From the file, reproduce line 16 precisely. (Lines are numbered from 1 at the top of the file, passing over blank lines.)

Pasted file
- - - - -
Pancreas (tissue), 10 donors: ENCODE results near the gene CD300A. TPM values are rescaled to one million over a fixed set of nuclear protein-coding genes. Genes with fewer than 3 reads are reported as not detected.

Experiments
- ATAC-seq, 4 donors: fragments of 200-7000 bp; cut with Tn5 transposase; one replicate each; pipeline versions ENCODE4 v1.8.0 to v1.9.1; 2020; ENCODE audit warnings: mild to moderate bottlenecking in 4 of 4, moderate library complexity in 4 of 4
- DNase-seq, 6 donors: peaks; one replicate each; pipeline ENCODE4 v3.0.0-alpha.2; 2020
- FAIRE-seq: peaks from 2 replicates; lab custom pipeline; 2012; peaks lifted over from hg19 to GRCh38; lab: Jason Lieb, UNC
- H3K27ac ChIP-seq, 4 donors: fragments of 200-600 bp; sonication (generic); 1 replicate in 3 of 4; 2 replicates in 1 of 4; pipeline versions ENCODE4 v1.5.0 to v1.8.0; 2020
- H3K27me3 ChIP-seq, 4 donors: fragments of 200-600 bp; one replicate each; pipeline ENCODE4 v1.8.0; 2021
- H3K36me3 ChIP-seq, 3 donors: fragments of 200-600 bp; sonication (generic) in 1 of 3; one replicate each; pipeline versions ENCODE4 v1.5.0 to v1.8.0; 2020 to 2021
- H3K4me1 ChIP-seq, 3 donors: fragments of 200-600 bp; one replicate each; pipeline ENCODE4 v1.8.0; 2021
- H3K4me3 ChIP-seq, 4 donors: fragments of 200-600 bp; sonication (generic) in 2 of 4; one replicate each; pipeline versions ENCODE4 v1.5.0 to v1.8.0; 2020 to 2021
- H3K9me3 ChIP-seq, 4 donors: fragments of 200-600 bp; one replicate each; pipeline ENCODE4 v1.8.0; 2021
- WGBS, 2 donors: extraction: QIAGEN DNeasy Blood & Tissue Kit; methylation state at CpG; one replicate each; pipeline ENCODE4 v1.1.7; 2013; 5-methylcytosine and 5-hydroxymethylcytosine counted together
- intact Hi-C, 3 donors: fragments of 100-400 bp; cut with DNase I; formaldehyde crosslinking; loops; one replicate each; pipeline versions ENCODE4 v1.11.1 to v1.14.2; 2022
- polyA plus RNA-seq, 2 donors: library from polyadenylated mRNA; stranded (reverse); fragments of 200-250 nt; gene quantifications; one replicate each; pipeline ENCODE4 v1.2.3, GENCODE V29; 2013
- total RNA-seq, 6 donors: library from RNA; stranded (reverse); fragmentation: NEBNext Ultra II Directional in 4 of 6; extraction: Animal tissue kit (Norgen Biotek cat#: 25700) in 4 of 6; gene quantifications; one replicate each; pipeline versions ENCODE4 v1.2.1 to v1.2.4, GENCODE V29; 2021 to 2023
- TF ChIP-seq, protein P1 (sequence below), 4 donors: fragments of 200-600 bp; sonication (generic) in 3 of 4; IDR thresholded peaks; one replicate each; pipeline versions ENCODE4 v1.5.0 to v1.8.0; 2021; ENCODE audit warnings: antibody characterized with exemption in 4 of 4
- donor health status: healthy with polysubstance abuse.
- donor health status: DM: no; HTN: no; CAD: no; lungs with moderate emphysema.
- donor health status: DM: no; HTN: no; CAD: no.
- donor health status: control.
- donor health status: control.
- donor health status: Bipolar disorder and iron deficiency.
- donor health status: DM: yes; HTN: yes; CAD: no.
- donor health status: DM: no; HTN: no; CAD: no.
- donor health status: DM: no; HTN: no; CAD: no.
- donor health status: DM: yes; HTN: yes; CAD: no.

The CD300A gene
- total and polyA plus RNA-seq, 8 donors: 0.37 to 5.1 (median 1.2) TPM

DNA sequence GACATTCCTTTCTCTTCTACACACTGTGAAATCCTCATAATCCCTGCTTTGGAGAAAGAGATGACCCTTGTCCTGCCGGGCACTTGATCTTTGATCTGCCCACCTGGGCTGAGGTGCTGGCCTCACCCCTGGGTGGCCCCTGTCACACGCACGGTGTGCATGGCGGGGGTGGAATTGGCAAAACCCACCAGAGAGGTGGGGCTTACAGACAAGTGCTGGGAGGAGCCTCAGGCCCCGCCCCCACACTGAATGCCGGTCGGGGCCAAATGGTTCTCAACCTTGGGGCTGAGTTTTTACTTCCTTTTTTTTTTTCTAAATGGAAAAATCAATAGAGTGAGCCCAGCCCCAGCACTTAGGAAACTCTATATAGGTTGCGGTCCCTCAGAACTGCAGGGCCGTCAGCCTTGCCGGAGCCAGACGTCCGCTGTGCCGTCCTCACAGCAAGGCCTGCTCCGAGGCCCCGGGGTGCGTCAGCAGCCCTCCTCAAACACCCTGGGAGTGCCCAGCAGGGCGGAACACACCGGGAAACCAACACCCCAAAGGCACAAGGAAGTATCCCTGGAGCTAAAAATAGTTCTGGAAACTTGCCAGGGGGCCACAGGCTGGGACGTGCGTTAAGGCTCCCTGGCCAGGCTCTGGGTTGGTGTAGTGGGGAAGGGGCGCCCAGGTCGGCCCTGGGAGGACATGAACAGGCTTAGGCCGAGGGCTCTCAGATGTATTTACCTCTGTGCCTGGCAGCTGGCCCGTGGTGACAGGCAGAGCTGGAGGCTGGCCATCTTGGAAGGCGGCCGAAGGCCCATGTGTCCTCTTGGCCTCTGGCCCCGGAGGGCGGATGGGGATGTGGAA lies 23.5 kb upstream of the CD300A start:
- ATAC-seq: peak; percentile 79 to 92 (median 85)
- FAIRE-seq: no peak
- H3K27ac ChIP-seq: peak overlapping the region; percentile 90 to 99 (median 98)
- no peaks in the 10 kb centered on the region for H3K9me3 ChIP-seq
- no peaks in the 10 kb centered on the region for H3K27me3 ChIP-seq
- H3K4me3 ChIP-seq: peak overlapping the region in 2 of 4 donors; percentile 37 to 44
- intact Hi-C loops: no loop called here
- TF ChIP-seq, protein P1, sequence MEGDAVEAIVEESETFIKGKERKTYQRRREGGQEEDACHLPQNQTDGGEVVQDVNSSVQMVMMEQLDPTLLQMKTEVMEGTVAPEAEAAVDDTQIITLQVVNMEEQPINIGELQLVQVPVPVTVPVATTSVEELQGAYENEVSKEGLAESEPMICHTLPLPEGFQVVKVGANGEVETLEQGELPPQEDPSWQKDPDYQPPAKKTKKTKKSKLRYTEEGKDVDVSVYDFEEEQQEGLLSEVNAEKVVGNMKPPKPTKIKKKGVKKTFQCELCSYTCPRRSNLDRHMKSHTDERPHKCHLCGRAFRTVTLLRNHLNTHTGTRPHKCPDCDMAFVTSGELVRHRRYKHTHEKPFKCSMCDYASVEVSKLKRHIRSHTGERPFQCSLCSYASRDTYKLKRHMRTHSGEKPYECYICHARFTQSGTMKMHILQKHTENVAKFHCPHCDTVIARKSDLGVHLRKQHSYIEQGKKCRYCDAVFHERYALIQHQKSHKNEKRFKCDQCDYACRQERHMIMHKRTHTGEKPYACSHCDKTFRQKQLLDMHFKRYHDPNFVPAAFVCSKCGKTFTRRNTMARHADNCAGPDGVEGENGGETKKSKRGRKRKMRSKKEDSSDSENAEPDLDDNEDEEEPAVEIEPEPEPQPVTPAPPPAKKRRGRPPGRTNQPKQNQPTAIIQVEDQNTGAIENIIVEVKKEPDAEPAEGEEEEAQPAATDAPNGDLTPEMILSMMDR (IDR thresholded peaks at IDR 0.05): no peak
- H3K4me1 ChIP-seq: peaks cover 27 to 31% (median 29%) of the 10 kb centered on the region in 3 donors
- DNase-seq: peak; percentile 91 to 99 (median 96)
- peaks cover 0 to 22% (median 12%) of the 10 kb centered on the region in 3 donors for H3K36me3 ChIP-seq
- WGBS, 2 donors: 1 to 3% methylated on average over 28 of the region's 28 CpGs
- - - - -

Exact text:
- TF ChIP-seq, protein P1 (sequence below), 4 donors: fragments of 200-600 bp; sonication (generic) in 3 of 4; IDR thresholded peaks; one replicate each; pipeline versions ENCODE4 v1.5.0 to v1.8.0; 2021; ENCODE audit warnings: antibody characterized with exemption in 4 of 4